MILWAUKEE – The city of Milwaukee is facing a pension crisis as its payments are expected to increase by $ 74 million in 2023. On Wednesday, October 6, a task force presented the city’s finance and staff options for going forward.
To save $ 74 million, the city could lay off about 1,300 employees, or 24% of the workforce, but no one at city hall wants to do it. Instead, in the face of declining returns on investment, rising public safety costs and more, they’re hoping for help from the Wisconsin legislature.
Four months after Mayor Tom Barrett convened the “Pensions Crisis Task Force” in Milwaukee, President Joe’mar Hooper and members of Barrett’s administration presented the task force’s findings to the Council on Wednesday. Finance and Personnel Committee.
“It’s an issue every Milwaukeean needs to understand and care about at this point,” Hooper said.
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According to them, the city has 12 options to avoid a tax cliff. They include the transition of new employees to the state pension plan, the creation of a new benefit structure for the city pension plan or, at worst, the layoff of 1,300 employees.
“It would be somewhat draconian, and it would really have a significant impact on the quality of life of the citizens of Milwaukee,” said Alderman Michael Murphy.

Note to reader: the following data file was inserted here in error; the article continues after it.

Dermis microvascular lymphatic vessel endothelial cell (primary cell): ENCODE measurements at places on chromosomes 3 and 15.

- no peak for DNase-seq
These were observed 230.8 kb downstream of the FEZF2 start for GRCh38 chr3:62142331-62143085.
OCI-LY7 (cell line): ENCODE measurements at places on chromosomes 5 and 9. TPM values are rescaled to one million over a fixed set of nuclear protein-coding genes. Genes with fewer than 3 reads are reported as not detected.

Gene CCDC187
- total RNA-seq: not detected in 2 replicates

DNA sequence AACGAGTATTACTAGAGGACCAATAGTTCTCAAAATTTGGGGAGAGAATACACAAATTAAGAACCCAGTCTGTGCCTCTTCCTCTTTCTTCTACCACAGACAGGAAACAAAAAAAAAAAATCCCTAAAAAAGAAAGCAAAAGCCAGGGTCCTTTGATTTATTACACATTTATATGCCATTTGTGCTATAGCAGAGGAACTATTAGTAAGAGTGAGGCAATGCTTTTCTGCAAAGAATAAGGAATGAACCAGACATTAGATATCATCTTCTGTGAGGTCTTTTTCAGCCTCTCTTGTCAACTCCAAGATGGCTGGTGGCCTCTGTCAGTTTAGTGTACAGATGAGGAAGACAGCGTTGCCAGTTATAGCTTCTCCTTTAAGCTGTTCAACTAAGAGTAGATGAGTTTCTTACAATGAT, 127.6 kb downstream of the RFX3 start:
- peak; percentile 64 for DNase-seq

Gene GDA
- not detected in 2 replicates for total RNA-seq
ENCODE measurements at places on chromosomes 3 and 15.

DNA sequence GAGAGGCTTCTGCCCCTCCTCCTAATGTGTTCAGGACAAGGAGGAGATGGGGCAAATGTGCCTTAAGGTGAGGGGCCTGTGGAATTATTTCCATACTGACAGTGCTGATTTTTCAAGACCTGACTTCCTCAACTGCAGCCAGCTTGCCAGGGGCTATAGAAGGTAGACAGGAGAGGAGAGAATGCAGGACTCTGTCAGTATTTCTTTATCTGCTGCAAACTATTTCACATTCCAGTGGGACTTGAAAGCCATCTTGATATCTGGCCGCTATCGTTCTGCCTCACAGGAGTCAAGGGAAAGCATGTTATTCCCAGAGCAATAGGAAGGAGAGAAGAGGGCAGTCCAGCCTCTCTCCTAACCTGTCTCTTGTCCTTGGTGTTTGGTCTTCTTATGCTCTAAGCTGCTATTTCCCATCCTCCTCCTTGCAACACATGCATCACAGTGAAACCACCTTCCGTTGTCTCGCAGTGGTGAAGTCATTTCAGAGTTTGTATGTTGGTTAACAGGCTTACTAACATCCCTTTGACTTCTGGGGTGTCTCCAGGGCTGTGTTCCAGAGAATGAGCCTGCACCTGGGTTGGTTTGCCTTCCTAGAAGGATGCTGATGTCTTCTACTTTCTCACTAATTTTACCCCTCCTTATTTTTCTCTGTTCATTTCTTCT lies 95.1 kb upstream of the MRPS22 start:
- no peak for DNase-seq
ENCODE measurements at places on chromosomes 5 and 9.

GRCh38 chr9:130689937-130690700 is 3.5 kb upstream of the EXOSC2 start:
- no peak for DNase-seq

Murphy chairs the finance and personnel committee. He says the best way forward, included in these 12 options, is to lobby the legislature for help with new sources of revenue, like a sales tax on local options.
“This additional source of income would certainly help us try to solve not only the pension problem, but also the problem of having more police, more essential services,” said Murphy.
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This is something Hooper agrees with so that the city does not lose essential employees in public safety, public works and more.
“We are one of the poorest cities in the country when it comes to income for our residents, so we need all the services we can get,” Hooper said.
This retirement problem has already impacted city services, such as the cuts of 120 sworn police stations and five firefighter units. The city has about 12 months to find a solution before the Milwaukee Common Council determines the 2023 budget.